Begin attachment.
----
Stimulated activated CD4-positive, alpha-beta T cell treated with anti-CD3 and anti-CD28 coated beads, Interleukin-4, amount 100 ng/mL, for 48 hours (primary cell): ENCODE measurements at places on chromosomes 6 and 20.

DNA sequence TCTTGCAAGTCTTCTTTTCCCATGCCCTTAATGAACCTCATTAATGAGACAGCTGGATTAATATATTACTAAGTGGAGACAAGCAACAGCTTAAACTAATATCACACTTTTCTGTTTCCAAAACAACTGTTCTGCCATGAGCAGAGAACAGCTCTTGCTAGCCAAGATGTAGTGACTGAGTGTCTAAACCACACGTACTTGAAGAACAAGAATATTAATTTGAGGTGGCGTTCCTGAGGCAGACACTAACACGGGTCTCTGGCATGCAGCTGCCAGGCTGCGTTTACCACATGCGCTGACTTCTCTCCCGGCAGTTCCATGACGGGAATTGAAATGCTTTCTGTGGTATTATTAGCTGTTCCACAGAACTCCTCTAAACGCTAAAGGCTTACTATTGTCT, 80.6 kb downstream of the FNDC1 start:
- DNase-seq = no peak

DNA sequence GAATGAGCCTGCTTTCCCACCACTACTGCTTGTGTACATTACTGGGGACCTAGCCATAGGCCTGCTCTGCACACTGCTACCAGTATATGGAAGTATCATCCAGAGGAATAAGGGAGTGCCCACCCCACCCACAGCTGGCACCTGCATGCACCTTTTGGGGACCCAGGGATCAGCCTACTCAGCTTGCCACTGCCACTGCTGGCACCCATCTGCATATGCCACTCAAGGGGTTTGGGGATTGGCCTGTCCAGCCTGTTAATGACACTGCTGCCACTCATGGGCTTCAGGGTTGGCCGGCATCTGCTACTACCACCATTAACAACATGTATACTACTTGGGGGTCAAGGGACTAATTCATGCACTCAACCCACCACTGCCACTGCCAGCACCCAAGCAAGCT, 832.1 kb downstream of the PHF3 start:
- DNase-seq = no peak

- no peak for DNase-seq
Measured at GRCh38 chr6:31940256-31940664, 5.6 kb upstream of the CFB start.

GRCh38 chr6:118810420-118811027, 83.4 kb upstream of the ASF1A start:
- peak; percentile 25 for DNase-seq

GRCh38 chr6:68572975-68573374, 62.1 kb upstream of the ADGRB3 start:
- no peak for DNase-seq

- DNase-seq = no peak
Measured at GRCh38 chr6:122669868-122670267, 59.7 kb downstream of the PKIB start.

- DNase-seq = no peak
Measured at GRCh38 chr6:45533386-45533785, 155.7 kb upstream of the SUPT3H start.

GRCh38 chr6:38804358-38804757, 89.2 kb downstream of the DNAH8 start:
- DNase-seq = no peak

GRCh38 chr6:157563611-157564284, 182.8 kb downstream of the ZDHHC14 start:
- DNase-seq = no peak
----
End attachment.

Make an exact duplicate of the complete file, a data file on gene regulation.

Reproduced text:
Stimulated activated CD4-positive, alpha-beta T cell treated with anti-CD3 and anti-CD28 coated beads, Interleukin-4, amount 100 ng/mL, for 48 hours (primary cell): ENCODE measurements at places on chromosomes 6 and 20.

DNA sequence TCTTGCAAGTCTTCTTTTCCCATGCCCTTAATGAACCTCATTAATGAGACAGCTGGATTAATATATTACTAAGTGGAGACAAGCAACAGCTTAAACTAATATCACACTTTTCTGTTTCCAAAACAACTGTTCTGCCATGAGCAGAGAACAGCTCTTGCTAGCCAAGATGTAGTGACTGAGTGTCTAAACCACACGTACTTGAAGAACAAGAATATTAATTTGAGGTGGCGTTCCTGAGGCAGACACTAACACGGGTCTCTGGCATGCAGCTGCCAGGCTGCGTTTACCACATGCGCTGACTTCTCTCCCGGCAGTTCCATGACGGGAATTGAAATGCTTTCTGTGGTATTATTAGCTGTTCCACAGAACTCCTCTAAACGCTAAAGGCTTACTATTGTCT, 80.6 kb downstream of the FNDC1 start:
- DNase-seq = no peak

DNA sequence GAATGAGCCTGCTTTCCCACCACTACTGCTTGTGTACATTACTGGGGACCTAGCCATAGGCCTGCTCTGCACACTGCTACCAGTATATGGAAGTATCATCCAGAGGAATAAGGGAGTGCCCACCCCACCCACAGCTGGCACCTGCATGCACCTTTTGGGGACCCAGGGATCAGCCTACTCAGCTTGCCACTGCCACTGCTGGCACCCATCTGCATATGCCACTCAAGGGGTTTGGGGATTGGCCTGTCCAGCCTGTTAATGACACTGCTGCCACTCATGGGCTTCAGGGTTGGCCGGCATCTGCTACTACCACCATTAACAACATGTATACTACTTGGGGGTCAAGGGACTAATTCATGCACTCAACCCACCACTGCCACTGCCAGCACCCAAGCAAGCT, 832.1 kb downstream of the PHF3 start:
- DNase-seq = no peak

- no peak for DNase-seq
Measured at GRCh38 chr6:31940256-31940664, 5.6 kb upstream of the CFB start.

GRCh38 chr6:118810420-118811027, 83.4 kb upstream of the ASF1A start:
- peak; percentile 25 for DNase-seq

GRCh38 chr6:68572975-68573374, 62.1 kb upstream of the ADGRB3 start:
- no peak for DNase-seq

- DNase-seq = no peak
Measured at GRCh38 chr6:122669868-122670267, 59.7 kb downstream of the PKIB start.

- DNase-seq = no peak
Measured at GRCh38 chr6:45533386-45533785, 155.7 kb upstream of the SUPT3H start.

GRCh38 chr6:38804358-38804757, 89.2 kb downstream of the DNAH8 start:
- DNase-seq = no peak

GRCh38 chr6:157563611-157564284, 182.8 kb downstream of the ZDHHC14 start:
- DNase-seq = no peak